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Intuitively Solved 4x4 Rubik Cube Video

Joined
May 10, 2020
Messages
11
Hi guys,

After 3 months of twisting and turning and breaking 3 cubes without knowing how to assemble them back together, I finally solved the 4x4 intuitively!

I solved the 3x3 intuitively in my teens so I thought I would challenge my patience again during quarantine and surprisingly I was able to figure out the 4x4 on my own. I didn't use known algorithms, methods or YouTube tutorials just because I have a tendency to make my life harder with difficulty and frustration.

anyway, I just wanted to share my solve here. It's kinda shameful in comparison to the one minute solves on this sub but I'm working on lowering my time!

Here's the link:

I really don't know any methods so I'm wondering if you guys can tell me if my solve is similar to the methods out there.
 

SenorJuan

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Sep 26, 2014
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That's definitely different to most people's intuitive solves, including my own. Generally, armed with the skills to solve a 3x3x3, it's natural to try and solve the Revenge in a way that favours 3x3x3 methods. This would mean completing the 4 centre-pieces on each face, as you did, then making every 'pair of edge pieces' somehow, which would then simplify the puzzle significantly.
You make the central-4's like I did, randomly ... it turns out it's simpler to be more methodical, and create two opposite 'central-4' groups. Then all the remaining 4 colours lie on the one 'belt' , and completing them is easier.
Do you always complete the solve with your method, or do you get a situation where 50% ( or 75% ) of the time it's 'unsolvable' and you have to re-solve a stage differently to achieve a solution ?
 
Joined
May 10, 2020
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I would say I can only solve it 75% of the time. It's odd because I don't have an exact way of doing it every time. I do the basics of the centers, the edges then the individual wing pieces but it could always end with a few pieces in parity or in random positions. How I solve it at the end stage is highly intuitive, it sounds odd but I solve it by "that looks right to me or feels right" it's almost instinctive when I twist and turn that I know if that's the right move or not. So there are certainly times when I get to unsolvable stages and I track backwards and try to fix it.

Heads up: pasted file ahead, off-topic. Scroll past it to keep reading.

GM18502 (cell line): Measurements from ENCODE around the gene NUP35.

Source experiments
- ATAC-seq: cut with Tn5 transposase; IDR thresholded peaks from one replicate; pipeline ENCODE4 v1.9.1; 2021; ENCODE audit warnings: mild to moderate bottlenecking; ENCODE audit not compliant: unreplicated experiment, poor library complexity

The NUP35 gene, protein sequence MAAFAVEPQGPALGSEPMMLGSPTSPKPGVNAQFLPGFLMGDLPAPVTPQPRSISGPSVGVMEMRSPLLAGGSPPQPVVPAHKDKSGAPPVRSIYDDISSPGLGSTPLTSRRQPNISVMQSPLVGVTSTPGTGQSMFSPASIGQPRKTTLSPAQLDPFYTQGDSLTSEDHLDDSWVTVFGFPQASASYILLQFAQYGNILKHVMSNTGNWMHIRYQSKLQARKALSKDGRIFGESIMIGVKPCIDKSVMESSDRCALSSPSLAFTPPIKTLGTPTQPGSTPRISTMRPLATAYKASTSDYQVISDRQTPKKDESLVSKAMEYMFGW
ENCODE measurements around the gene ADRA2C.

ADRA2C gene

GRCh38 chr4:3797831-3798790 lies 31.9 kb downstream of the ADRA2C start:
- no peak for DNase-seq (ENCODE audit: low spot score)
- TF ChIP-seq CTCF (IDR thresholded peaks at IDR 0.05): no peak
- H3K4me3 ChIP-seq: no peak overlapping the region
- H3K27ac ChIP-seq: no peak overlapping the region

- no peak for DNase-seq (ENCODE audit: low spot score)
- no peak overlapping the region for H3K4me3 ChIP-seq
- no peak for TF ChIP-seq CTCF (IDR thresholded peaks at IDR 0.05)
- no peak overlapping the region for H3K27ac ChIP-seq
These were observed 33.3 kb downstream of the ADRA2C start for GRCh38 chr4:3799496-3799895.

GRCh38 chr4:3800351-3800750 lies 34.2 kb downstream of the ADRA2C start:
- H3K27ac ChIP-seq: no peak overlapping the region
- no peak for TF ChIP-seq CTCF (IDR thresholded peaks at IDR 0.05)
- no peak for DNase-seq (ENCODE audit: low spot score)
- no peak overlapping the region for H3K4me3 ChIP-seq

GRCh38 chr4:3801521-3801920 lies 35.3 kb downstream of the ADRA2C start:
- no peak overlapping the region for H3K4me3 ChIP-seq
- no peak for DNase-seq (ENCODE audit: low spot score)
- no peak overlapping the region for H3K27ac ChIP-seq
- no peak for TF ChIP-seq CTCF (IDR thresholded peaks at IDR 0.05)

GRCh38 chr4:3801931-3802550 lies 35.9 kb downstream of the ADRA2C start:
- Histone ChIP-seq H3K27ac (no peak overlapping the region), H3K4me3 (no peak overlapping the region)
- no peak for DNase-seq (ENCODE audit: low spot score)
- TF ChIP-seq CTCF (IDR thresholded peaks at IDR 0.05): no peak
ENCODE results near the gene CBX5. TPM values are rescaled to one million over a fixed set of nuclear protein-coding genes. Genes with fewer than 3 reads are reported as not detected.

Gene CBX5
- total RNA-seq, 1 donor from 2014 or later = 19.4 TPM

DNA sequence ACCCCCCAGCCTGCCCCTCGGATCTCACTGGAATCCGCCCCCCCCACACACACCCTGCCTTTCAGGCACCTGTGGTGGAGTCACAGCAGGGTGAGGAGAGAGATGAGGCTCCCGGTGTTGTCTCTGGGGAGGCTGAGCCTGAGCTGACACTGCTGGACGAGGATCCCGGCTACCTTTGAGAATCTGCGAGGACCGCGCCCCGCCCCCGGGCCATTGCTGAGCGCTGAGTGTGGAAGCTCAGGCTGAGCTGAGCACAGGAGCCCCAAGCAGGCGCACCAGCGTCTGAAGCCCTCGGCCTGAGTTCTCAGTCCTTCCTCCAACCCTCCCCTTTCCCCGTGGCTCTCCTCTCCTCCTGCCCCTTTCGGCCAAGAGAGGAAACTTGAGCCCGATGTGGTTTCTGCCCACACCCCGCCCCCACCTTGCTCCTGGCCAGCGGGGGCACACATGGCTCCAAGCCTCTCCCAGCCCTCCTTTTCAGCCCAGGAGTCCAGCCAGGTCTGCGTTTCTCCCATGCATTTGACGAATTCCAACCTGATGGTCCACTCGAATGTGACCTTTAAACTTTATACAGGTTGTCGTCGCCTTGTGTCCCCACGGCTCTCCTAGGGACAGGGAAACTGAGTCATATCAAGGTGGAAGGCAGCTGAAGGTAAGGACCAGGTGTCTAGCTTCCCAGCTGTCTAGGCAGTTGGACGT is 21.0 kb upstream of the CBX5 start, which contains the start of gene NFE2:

SenorJuan

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The inability to solve the puzzle 100% of the time is one of the worst features of the 4x4. (Back in the 80's when I was attempting to solve it, the worst thing was the terrible turning of the tight, unadjustable, 'Sebesteny' ball-cored mechanism, of course.)
I spent ages trying to get round my 1 in 4 success rate. I thought the identical centre-pieces held the secret, and I added extra stickers to them to identify each one, thinking that by solving them in 'correct sequence' I would benefit from it. I didn't. It was several years later when a college friend turned out to be a cuber, and he had a book containing the special algorithms that ended my solution problems. Until I eventually lost the bit of paper I wrote them on, of course. Thankfully someone subsequently invented the Internet, and I can now find hundreds of 'parity algorithms'....
 

Christopher Mowla

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It was several years later when a college friend turned out to be a cuber, and he had a book containing the special algorithms that ended my solution problems. Until I eventually lost the bit of paper I wrote them on, of course.